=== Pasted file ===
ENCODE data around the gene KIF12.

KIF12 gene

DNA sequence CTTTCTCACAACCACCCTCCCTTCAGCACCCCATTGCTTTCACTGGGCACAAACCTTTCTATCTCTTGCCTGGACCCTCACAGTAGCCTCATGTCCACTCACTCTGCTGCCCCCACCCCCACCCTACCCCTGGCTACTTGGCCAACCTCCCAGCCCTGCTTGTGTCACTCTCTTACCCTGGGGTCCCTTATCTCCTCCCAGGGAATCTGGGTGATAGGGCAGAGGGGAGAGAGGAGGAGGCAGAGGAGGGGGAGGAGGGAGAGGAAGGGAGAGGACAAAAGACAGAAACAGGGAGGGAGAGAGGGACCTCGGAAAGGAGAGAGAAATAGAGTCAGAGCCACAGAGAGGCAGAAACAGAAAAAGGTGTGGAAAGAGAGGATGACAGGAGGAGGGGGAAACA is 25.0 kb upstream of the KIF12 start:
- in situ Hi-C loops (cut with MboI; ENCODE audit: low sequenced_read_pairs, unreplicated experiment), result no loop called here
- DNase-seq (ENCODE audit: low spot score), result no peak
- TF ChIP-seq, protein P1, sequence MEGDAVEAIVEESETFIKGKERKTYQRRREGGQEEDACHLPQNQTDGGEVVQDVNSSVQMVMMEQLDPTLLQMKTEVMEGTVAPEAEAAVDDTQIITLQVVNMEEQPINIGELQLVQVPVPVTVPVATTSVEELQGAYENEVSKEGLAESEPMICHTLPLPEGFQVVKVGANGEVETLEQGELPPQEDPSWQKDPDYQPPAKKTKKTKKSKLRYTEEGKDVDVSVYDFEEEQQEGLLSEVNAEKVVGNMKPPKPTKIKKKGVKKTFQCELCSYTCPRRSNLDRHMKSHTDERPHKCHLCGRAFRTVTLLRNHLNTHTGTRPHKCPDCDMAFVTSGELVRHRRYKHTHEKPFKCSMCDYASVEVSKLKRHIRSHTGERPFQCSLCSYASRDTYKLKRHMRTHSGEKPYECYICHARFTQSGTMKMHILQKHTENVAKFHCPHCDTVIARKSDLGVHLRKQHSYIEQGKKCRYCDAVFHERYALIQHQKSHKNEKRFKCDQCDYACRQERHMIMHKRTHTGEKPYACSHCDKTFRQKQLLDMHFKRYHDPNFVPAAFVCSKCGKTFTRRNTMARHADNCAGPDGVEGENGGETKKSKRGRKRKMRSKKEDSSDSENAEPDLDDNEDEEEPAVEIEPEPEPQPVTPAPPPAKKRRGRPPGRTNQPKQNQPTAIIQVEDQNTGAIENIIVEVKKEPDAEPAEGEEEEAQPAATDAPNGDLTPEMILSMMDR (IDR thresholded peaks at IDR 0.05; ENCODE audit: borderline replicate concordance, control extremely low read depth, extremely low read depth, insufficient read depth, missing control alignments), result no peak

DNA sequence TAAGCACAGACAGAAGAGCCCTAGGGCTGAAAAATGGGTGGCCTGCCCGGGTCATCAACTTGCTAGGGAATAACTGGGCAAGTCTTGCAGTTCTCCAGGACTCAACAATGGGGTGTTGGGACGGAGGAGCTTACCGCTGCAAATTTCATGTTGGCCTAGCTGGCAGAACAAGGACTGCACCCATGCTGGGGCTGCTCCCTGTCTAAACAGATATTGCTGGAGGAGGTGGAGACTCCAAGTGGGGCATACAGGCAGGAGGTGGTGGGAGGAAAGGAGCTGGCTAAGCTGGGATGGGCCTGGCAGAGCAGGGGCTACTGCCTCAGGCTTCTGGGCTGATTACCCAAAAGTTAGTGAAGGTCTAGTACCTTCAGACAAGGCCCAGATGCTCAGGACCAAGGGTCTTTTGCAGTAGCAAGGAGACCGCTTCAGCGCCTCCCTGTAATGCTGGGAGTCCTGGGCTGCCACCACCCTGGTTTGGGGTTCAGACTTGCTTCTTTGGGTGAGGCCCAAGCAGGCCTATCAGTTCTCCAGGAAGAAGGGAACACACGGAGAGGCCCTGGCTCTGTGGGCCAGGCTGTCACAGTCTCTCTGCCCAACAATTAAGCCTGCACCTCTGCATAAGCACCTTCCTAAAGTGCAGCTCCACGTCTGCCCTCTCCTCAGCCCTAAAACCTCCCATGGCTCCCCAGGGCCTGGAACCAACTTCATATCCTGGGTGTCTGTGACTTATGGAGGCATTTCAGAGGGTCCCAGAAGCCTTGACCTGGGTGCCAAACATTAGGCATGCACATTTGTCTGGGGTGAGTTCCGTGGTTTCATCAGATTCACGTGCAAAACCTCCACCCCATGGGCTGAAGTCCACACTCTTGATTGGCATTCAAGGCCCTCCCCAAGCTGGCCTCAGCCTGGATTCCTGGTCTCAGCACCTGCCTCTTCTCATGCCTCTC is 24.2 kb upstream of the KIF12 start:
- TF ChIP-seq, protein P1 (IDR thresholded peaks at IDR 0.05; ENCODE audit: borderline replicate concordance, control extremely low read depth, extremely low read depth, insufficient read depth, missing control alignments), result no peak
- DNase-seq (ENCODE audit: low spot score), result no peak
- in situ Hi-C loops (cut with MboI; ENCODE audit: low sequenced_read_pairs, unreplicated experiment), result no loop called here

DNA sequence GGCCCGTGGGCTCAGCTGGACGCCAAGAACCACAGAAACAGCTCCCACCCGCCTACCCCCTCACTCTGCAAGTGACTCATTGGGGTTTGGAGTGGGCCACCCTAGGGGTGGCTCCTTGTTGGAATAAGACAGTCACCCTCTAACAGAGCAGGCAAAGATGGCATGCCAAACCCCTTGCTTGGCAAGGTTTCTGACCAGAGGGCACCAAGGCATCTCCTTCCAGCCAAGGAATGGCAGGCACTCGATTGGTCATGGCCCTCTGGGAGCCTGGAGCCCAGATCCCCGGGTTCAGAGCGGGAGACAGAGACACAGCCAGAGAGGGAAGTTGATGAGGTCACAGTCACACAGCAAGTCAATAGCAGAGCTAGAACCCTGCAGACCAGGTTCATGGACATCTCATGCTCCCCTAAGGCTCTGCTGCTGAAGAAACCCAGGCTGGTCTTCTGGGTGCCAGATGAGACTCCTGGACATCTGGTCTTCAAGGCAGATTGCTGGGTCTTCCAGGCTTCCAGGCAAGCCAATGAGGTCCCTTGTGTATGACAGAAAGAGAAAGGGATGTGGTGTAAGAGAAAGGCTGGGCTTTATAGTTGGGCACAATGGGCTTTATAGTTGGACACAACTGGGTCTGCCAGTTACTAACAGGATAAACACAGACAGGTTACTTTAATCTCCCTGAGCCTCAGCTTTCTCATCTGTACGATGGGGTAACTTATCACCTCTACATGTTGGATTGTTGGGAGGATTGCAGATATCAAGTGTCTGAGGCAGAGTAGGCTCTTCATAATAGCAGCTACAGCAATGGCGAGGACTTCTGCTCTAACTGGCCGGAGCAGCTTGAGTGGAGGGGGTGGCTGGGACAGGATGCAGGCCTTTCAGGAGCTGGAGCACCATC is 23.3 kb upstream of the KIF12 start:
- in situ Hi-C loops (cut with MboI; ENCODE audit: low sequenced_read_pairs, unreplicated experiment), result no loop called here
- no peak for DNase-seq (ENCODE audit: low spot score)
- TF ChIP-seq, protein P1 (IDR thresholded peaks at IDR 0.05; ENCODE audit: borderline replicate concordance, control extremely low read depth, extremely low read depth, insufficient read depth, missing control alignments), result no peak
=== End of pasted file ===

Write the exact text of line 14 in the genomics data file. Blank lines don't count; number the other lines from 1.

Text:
- TF ChIP-seq, protein P1 (IDR thresholded peaks at IDR 0.05; ENCODE audit: borderline replicate concordance, control extremely low read depth, extremely low read depth, insufficient read depth, missing control alignments), result no peak